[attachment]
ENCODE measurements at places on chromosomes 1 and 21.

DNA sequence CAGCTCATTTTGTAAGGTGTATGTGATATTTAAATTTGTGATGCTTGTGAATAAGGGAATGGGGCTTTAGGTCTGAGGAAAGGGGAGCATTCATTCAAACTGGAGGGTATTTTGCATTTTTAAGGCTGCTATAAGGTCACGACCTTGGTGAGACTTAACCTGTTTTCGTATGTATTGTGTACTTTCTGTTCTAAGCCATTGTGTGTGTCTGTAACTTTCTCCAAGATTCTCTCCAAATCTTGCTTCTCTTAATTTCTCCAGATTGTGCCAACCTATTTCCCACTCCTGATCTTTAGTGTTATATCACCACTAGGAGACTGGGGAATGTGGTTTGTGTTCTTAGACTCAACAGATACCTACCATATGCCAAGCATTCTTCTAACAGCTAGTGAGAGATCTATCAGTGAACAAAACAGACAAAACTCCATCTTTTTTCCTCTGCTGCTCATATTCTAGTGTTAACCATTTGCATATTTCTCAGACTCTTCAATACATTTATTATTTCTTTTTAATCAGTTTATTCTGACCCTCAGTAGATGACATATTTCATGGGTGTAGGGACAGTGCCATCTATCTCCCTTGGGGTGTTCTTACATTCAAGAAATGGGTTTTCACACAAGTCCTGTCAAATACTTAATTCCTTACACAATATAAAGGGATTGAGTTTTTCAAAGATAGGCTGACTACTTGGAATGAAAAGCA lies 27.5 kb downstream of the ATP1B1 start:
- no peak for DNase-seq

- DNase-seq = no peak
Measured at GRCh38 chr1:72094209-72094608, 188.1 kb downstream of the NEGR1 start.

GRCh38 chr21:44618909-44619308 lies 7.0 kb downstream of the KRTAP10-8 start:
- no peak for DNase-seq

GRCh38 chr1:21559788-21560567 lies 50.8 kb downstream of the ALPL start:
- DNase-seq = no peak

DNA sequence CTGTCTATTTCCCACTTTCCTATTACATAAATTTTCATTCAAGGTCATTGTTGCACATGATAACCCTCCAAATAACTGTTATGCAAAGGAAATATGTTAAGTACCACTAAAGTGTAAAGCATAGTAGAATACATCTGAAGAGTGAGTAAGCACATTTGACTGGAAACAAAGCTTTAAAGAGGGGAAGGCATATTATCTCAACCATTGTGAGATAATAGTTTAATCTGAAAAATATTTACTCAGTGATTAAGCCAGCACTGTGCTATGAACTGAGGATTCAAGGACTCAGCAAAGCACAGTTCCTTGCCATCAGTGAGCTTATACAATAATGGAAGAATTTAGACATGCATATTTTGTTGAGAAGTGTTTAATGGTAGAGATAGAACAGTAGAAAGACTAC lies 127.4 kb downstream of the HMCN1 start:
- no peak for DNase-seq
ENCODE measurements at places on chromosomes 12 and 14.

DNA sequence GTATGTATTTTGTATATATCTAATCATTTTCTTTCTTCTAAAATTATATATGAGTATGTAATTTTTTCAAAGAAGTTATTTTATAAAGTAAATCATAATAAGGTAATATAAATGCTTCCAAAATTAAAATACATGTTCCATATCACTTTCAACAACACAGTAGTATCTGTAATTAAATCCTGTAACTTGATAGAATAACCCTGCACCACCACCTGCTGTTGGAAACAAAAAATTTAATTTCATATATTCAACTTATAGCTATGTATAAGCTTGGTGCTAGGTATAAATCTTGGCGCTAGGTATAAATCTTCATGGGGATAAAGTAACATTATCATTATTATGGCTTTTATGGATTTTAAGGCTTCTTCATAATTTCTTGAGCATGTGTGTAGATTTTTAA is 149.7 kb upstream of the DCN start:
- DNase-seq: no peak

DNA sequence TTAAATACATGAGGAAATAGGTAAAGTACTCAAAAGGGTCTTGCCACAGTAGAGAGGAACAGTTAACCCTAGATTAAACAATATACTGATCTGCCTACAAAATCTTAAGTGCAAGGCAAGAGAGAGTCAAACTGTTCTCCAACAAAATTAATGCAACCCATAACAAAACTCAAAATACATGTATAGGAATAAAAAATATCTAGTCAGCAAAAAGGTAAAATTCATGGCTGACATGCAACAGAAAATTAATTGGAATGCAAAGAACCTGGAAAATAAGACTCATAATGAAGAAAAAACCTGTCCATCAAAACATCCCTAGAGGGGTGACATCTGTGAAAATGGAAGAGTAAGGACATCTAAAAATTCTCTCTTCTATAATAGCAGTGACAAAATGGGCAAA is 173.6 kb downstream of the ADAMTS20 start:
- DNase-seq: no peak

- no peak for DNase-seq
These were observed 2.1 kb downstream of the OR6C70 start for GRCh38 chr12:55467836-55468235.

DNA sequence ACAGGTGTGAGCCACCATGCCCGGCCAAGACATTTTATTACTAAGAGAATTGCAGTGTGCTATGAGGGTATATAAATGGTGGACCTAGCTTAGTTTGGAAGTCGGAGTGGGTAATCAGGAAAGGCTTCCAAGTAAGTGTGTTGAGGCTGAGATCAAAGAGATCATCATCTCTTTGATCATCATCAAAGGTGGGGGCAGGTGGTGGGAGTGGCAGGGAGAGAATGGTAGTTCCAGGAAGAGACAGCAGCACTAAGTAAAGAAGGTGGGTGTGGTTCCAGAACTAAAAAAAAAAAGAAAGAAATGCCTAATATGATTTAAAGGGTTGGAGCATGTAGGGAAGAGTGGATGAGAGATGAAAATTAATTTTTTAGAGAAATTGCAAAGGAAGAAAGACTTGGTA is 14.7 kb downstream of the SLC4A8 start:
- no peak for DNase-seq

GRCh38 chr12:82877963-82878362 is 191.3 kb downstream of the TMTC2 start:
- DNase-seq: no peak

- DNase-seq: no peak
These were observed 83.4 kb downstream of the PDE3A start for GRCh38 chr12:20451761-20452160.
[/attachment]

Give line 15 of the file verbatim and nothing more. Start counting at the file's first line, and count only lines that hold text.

DNA sequence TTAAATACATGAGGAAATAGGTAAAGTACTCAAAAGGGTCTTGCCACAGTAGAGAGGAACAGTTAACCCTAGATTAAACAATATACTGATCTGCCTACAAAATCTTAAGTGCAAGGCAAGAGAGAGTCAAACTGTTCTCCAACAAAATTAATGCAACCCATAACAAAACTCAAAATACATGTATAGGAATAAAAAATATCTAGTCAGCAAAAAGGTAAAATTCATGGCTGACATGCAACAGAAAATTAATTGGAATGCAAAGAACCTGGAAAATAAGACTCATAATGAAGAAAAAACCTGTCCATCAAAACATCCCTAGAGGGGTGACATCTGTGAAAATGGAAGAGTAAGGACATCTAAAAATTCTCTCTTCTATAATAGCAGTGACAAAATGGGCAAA is 173.6 kb downstream of the ADAMTS20 start: